- April, event: Focused on the topic of disinformation and role of cyber controls, I would recommend the presentations from the High-Level Conference on the Fight against Online Disinformation. The speakers touched upon the main problems we have regarding disinformation and, at the same time, advanced some common-sense advice. The event was timely scheduled, on the eve of the European Elections, and included several exercises on regional and national elections. Much should be done on this, although I observe a need for walking the talk on this subject together with the big private players.
- May, publication: A framework published by the Council of the EU that allows the EU to impose targeted restrictive measures to deter and respond to cyberattacks constituting an external threat to the EU or its member states. Cyberattacks against third states or international organizations where restricted measures are considered necessary to achieve the objectives of the Common Foreign and Security Policy (CFSP) were also included (more here). This framework was, indeed, a milestone for the debate on cyber attribution, because after having exercised, planned, and discussed how to coordinate its efforts, now the EU block could also deploy effective measures. Of course, this milestone is a first step, and much should be done on improving the times of response, on gathering knowledge on the technical aspects, and on sharing information as part of the process by default.
- June, news: The entry into force of the EU Cyber Security Act was the big cybernews. This act has two main objectives: (1) strengthening the mandate of the EU’s cyber security agency (ENISA) to support EU member states with tackling cyber security threats and attacks, and (2) establishing an EU‐wide cyber security certification framework. This is a policy package long negotiated and taken care of by the European Commission’s DG Connect I would like to highlight the excellent timing to endorse ENISA’s good work over the years (kudos to my former colleagues!) and good complementarity with the EU Cyber Security Strategy adopted in 2013. I only hope the certification will benefit of some swift progress during the next months in order to create a clear path for all stakeholders involved.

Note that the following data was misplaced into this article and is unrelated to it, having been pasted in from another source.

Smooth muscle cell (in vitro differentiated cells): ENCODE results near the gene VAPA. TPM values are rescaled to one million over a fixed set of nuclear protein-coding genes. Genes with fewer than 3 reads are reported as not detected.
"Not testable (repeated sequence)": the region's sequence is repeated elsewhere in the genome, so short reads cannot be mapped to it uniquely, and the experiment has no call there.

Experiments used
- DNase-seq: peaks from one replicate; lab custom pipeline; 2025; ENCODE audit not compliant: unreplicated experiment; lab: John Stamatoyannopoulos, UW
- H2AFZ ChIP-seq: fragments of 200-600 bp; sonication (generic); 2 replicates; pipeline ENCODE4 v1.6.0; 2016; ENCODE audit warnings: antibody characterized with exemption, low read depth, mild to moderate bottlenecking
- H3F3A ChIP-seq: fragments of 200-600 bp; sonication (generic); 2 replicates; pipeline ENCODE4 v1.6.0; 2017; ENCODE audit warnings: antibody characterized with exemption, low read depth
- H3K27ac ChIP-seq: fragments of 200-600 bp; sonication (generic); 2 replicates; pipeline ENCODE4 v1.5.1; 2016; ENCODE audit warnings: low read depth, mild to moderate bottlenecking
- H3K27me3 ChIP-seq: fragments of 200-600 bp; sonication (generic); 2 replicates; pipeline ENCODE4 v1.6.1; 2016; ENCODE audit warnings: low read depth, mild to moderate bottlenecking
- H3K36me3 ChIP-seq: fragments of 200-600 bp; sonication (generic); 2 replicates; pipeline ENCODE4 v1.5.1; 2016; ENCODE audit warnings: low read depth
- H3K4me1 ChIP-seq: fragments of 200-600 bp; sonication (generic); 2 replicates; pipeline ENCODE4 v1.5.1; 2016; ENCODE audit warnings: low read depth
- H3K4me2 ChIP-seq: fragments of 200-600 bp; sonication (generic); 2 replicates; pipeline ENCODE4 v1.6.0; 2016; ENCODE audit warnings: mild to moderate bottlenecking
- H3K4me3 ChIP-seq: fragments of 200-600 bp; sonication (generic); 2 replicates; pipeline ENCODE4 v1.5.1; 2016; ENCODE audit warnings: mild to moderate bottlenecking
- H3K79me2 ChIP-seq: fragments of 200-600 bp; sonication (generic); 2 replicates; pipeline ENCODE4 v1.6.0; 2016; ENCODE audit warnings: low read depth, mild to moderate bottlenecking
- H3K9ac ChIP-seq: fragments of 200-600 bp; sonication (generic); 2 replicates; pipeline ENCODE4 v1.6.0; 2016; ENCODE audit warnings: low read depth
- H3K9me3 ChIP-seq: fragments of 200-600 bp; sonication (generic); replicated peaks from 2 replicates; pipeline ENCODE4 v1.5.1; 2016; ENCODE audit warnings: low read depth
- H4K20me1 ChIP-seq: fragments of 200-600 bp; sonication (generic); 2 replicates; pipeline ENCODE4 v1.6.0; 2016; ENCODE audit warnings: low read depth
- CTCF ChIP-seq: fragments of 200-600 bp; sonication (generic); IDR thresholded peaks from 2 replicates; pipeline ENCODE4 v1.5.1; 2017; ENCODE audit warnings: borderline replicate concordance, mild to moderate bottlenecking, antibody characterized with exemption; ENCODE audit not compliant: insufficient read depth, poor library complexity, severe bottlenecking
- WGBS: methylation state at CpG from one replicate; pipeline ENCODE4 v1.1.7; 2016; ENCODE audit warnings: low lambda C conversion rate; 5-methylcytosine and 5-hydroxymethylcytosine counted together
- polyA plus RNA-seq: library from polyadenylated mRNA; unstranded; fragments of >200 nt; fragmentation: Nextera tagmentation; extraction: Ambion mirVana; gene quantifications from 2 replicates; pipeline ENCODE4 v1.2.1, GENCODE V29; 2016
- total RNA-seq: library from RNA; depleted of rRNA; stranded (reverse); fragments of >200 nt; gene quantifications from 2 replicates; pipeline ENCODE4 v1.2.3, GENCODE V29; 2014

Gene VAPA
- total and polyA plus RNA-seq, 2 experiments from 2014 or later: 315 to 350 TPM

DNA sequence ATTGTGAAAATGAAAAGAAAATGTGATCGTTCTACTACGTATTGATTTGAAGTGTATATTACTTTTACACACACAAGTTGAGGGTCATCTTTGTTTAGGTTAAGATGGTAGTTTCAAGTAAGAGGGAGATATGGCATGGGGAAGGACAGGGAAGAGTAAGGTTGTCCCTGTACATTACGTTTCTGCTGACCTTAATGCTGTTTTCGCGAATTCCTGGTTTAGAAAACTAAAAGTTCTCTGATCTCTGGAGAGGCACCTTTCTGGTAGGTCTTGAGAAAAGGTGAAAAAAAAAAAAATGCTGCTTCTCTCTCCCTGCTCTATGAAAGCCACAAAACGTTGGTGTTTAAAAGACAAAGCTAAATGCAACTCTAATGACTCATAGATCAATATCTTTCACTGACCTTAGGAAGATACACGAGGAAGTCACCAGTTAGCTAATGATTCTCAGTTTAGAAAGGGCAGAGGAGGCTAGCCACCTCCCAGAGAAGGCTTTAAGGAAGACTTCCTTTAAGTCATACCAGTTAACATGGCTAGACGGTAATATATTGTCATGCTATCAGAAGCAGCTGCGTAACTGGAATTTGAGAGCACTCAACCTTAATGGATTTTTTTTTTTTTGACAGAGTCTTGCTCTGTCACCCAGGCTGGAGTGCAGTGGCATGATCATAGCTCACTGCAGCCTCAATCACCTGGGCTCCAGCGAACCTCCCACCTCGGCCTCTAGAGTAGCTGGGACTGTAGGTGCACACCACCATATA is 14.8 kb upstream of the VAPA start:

As a conclusion, the topic of Cyber in the EU has received important updates in the last months, which means that any student working on this policy area will have a lot to analyze and debug. For a Romanian student back in Bucharest, these new times have brought unique opportunities, like being able to be involved at the core of the EU decision-making, as a part of the team having the leading role.
In such times, the normality transitioned by new member states refers to studying the EU block rules, to understanding and integrating them as part of one’s own. But – spot on observation! – a presidency mandate develops the overall EU solidarity and its diplomatic networks, giving the opportunity to integrate new styles and fresh views. Ultimately, it participates to a process of reciprocal better cultural understanding and discovery.
The author, Daria Catalui, is an experienced cyber-training and awareness professional having contributed to the work of #RO2019EU, to the European Commission’s corporate awareness program, and to ENISA’s initiatives for digital education. You can follow her on Twitter or connect with her on LinkedIn.